Eathorne is perhaps the most prominent Wyoming resident to appear on the leaked Oath Keepers membership list. The Wyoming native and former law enforcement employee became the chairman of the state GOP in 2019. He had previously served as vice chairman. He also campaigned against Republican Eric Barlow in the Wyoming House of Representatives District 3 — Campbell and Converse counties — primary election, losing by more than 21 points. 

Eathorne did not respond to several requests for comment.

Eathorne’s alleged membership is significant, according to Brian Levin, director of the Study of Hate and Extremism at California State University, San Bernardino.

“It is disturbing that someone of such a high political position would be affiliated with the Oath Keepers, who have about 20 members facing charges out of the Capitol insurrection and who promote the idea of Second Amendment “insurrectionism” — which means they can revolt when they subjectively believe that the government has become tyrannical,” Levin said.

Eathorne traveled to D.C. and attended the Trump rally on Jan. 6 that preceded the attack on the Capitol. He said in a Jan 7. statement that he participated in peaceful protests near the White House and did not witness any violence or property destruction.

While no active state legislators appeared in the leaked documents, Ken Pendergraft, who sought political office in 2020, was listed as an enrolled member. 

Pendergraft ran for the District 29 seat from Sheridan County in the Wyoming House of Representatives. Mark Kinner, a Republican, has held the seat since 2015. 

Pendergraft’s campaign Facebook page cited the Wyoming Constitution, and argued “gun free zones” are unconstitutional. He referred to Kinner as “liberal” and laid out his own platform. 

“After the November Presidential election results should be final, they won’t be,” one Facebook post read. “There’ll be law suits on both sides, challenging the validity of any result. Chaos is coming. We need strong principled leadership in Cheyenne to help build that firewall against this chaos. We need people who understand what’s going on and see it coming; people who are planning and have planned ahead. I appreciate your vote on Aug 18 to help stop the madness. Thank you.”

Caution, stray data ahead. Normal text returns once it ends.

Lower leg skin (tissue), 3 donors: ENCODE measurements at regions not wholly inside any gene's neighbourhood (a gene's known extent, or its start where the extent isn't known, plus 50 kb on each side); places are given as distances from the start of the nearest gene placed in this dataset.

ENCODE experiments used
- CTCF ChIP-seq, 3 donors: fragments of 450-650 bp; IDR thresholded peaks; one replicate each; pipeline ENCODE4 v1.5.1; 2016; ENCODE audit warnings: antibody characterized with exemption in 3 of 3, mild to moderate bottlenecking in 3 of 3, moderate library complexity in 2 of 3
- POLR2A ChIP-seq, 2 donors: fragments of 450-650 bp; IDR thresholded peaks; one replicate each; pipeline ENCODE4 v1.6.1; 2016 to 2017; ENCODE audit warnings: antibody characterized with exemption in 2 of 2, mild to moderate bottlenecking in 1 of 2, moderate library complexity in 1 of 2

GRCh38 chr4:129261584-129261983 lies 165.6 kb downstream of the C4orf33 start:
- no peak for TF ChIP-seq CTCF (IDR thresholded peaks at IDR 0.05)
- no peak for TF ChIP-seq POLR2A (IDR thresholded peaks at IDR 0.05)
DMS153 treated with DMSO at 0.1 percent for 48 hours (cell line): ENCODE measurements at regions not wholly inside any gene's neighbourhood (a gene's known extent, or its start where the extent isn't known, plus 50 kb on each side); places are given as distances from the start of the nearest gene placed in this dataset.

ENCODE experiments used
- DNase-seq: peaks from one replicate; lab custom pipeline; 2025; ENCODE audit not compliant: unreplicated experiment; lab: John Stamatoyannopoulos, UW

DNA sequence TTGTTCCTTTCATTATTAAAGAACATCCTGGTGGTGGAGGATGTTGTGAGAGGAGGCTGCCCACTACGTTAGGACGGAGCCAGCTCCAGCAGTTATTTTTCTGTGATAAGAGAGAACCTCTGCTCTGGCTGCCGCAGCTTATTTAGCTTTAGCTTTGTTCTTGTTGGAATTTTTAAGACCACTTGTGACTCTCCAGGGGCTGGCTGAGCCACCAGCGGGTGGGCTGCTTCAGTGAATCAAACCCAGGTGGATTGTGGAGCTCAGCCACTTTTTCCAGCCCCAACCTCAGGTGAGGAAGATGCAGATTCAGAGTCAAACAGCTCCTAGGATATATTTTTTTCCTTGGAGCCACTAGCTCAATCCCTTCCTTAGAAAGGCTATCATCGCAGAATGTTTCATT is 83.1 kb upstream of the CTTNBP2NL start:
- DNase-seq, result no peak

Ultimately voters cast 932 votes for Kinner and 716 for Pendergraft. 

When asked about his alleged Oath Keepers membership, Pendergraft had no comment, saying he didn’t want to talk “because it’s WyoFile.” He worried whatever he said would come out “twisted,” he said. 

Dr. Taylor Haynes, a former gubernatorial candidate, is also listed as an Oath Keepers member.

On his campaign Facebook page, Haynes describes himself as “a statesman, a rancher, and a constitutional scholar with a vision for Wyoming that is founded on Constitutional-based government.” 

In 2018, the state attorney general determined that Haynes was ineligible to serve as governor because he was a Colorado resident. (Haynes’ property straddles the border between the states.) On the Oath Keepers membership form reviewed by WyoFile, Wyoming is listed as his state of residence.

Haynes challenged the Secretary of State’s ruling in court and the case was ultimately dropped

Haynes did not respond to several requests for comment.

Of the Wyoming residents listed as Oath Keepers members, nine are identified as veterans and five are affiliated with law enforcement. 

— Andrew Graham contributed to this report.


This article was originally published by WyoFile and is republished here with permission. WyoFile is an independent nonprofit news organization focused on Wyoming people, places and policy.